A qualitative assessment of diagnostic investigation and the numerical simulation of the unprecedented rainfall event of 26 July 2005 over Mumbai are attempted here with the BRAMS and WRF models using the GDE cumulus parameterization scheme. The criticality of TMI SST for simulating this extreme event is also ascertained. The large-scale circulation and different thermodynamical features both at the upper and lower levels in all simulations resemble well the diagnostic analyses. The localized heavy precipitation around Mumbai is captured reasonably well in both the models when TMI SST is used. In WRFTMI and RAMTMI the intensity of rainfall is captured very well though the position is around 20 km southeast in the WRF simulations and 10 km north of the actual position in the BRAMS model. This is quite encouraging with the horizontal resolution of 15 km. Both the models simulated large CAPE (Figs. 24b,d) with TMI SST along with strong low-level convergences near Mumbai (Figs. 9b,d), which is reflected in the high rainfall rate. A model run with 15-km grid spacing is not expected to have better precision. The area of maximum intensity of rainfall in the WRFTMI simulation is wider as compared to that in WRFCON. If we consider the intensity of rainfall, then both the control simulations (with climatological SST) have failed to capture the observed intensity at the position of interest. In WRFCON though a large CAPE is simulated (Fig. 24a), the low-level convergence (Fig. 9a) is somewhat south of Mumbai. The large-scale low-level convergence (Fig. 9c) with a bit smaller CAPE (Fig. 24c) simulated in RAMCON results in low rainfall. Thus it can be inferred that a strong low-level jet along with strong thermodynamic instability can induce such heavy rainfall events, and that climatological SSTs fail to produce these whereas TMI SSTs do. It is very encouraging that as a whole both the models have the predicting capability to capture such an intense rainfall so accurately with TMI SST; however, the BRAMS model seems to be more sensitive to the use of observed SST than the WRF model. Comparing Figs. 19 and 20, it is noted that in the BRAMS model the maximum values changed substantially with TMI SST (also noticeable in Fig. 17). However, the WRF values remain virtually unaltered, and the main effect of TMI SST is the relocation of the maximum rainfall significantly to the north. This finding is corroborated by Fig. 24, which shows that the impact of TMI SST on CAPE is larger on the BRAMS model than on the WRF model. Some issues remain unanswered in this study: the sensitivity of the forecasts to the land surface processes needs to be investigated, and additional observational and model diagnostics and budget calculations are required to find the interaction between the strong convective heating and the large-scale flow, and also that between the convection and subtropical jet, particularly with regard to extreme rain events. The testing of more case studies with higher and improved versions of the WRF model as well as other models by incorporation of satellite data and Doppler radar data through data assimilation system is required. Probably the most encouraging aspect of this study is the very significant forecast skill displayed, though in hindcast mode, on the very complex system of the extreme rainfall event of Mumbai, both in the WRF model as well as the BRAMS model with TMI SST and demonstration of the specific role of this last dataset. Although the above conclusions are based on a very limited number of experiments, this study can provide some insight to the WRF model users over the Indian region and prompt the modeling community to pursue and evaluate real-time quantitative precipitation forecasting, with the boundary conditions obtained from suitable satellite sensors.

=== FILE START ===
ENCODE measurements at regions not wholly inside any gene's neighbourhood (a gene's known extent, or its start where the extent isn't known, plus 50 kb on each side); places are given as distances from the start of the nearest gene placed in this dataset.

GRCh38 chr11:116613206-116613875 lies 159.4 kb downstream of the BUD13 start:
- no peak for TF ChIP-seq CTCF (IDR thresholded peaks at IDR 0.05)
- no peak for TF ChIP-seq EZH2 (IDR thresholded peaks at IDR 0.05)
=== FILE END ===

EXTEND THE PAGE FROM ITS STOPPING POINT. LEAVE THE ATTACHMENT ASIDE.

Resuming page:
The authors thank the two anonymous reviewers for their critical and insightful comments/valuable suggestions, which were helpful in substantially improving the content and quality of the presentation of this manuscript. The Director, Space Applications Centre (SAC), and the Deputy Director, RESA SAC, ISRO Ahmedabad, are thanked for their encouragement and help. The authors acknowledge the use of the WRF Model, the BRAMS, and the WRF User Support Group for useful suggestions during the model installation. The use of reanalyzed data from NCEP, TRMM rainfall data (http://trmm.gsfc.nasa.gov), and the station rainfall from the IMD is thankfully acknowledged. The authors are very thankful to Dr. P. S. Desai, retired Chief Scientist (Remote Sensing Applications), for his scientific input and for taking pains in reviewing this paper.
Corresponding author address: Dr. S. K. Deb, Atmospheric Sciences Division, Meteorology and Oceanography Group, Space Applications Centre, Indian Space Research Organization (ISRO), Ahmedabad 380015, India. Email: email@example.com